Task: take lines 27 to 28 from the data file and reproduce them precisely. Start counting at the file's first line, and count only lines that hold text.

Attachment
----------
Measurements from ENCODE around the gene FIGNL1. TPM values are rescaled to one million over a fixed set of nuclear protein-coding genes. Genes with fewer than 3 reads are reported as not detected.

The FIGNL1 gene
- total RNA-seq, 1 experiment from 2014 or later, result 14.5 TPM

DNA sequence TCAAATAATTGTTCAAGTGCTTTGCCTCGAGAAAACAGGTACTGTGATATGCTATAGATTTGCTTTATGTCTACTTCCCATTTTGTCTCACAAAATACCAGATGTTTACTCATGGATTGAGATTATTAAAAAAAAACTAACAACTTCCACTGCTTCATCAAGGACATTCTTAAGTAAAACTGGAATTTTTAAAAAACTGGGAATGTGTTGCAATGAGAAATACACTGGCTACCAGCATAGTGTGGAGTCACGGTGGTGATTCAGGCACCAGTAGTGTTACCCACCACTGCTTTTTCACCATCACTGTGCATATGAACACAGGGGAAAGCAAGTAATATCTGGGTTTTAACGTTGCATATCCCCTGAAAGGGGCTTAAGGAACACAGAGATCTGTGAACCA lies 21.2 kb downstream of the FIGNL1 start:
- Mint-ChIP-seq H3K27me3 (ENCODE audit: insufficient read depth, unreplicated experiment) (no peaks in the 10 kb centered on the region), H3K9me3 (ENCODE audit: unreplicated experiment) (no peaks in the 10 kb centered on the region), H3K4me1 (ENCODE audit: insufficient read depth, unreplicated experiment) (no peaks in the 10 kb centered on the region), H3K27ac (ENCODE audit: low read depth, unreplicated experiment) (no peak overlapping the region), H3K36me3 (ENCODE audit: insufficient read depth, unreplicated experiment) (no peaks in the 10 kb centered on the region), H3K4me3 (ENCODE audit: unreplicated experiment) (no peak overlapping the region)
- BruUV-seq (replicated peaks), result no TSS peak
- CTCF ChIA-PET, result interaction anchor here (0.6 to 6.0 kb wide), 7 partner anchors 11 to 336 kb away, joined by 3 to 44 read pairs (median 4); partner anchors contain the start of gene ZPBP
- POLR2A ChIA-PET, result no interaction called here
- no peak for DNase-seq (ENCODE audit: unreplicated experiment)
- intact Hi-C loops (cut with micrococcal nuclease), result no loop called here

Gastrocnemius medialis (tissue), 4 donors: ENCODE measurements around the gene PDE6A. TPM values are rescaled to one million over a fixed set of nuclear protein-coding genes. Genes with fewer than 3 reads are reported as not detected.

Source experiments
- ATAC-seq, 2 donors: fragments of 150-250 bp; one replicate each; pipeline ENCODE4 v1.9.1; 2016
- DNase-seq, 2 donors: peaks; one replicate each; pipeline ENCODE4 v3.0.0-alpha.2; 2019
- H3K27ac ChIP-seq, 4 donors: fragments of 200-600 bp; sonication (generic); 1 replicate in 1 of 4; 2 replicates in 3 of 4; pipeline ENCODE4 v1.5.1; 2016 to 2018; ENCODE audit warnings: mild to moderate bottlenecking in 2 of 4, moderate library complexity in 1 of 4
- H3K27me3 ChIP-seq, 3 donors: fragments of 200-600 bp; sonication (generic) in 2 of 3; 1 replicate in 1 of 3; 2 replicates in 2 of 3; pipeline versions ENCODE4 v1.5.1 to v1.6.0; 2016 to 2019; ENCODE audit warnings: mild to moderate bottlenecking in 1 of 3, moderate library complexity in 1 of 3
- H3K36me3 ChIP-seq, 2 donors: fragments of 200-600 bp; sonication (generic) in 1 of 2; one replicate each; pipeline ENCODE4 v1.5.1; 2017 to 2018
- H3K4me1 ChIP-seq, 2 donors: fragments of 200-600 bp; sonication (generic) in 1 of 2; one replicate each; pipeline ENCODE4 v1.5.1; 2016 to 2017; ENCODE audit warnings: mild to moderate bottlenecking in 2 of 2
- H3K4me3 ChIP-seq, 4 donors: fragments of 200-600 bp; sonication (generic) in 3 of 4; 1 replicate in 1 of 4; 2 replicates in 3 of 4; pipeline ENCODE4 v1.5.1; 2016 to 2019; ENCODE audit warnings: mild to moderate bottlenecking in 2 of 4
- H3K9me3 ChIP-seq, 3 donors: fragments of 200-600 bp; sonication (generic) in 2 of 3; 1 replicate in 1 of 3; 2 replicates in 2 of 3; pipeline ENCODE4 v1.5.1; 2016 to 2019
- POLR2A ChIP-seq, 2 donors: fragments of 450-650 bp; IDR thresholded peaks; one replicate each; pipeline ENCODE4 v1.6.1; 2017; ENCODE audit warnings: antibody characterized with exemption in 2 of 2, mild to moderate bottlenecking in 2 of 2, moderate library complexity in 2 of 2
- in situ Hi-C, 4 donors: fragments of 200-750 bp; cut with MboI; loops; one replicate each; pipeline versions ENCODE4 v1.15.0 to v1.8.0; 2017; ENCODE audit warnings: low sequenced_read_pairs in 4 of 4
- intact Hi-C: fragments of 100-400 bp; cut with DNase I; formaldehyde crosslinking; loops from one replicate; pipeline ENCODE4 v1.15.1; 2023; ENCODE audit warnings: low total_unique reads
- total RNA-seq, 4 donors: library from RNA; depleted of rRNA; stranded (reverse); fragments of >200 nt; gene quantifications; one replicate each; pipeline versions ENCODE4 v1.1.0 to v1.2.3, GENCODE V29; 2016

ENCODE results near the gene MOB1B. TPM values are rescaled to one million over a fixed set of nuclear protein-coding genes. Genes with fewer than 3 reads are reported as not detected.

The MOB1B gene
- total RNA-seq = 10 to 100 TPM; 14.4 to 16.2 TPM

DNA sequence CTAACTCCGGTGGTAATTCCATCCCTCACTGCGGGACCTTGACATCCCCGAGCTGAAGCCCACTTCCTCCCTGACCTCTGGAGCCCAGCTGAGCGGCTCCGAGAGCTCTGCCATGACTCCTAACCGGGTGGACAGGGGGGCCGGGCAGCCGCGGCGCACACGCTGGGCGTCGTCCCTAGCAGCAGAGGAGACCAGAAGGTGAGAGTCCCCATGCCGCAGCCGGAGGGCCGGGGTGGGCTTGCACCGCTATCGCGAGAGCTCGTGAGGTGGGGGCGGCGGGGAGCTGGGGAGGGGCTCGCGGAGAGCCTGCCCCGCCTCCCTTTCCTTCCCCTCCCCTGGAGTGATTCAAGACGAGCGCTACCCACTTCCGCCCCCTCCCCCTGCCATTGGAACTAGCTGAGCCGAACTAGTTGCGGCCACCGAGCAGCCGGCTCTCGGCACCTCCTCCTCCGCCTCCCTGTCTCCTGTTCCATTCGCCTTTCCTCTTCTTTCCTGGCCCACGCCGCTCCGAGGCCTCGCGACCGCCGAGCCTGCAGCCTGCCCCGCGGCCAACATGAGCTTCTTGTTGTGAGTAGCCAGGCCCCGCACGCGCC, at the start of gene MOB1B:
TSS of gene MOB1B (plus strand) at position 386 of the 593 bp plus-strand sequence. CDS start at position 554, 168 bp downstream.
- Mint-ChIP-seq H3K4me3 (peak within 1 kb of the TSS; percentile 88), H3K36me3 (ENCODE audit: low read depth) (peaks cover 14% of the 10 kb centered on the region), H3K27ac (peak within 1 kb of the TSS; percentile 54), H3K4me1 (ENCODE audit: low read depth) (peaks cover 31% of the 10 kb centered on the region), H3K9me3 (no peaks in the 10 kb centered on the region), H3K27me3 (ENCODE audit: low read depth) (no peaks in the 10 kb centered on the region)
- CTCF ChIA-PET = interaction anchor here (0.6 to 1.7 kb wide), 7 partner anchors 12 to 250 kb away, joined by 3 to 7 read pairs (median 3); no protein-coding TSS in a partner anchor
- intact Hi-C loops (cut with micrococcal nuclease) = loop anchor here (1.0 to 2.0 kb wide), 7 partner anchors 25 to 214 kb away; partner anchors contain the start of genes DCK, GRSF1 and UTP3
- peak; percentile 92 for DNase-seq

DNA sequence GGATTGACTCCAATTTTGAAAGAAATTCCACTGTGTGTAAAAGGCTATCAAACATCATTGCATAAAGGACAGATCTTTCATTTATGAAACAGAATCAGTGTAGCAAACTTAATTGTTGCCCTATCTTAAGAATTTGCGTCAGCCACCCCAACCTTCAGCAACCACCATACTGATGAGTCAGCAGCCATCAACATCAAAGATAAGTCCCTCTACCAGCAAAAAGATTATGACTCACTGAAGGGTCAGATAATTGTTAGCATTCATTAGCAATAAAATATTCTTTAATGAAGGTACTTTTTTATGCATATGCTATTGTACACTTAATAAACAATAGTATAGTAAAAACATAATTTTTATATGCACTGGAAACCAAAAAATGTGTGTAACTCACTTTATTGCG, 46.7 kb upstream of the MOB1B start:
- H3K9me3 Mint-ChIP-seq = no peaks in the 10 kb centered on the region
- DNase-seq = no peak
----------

- total RNA-seq = 10 to 100 TPM; 14.4 to 16.2 TPM

DNA sequence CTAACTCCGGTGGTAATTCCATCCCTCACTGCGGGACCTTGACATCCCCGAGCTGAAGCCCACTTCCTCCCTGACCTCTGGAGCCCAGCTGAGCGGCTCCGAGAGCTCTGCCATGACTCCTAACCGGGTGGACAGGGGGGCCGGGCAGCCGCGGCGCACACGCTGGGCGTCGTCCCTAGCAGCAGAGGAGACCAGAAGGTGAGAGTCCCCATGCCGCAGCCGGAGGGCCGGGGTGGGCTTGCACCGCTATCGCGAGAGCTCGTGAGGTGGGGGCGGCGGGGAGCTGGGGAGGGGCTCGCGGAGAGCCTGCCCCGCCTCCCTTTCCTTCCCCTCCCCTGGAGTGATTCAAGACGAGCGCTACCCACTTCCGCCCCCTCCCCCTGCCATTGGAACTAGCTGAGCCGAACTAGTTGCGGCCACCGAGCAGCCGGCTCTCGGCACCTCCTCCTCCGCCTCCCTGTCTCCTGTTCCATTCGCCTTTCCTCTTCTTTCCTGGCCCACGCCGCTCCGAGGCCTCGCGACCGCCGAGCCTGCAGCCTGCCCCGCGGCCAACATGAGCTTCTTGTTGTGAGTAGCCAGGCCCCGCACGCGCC, at the start of gene MOB1B: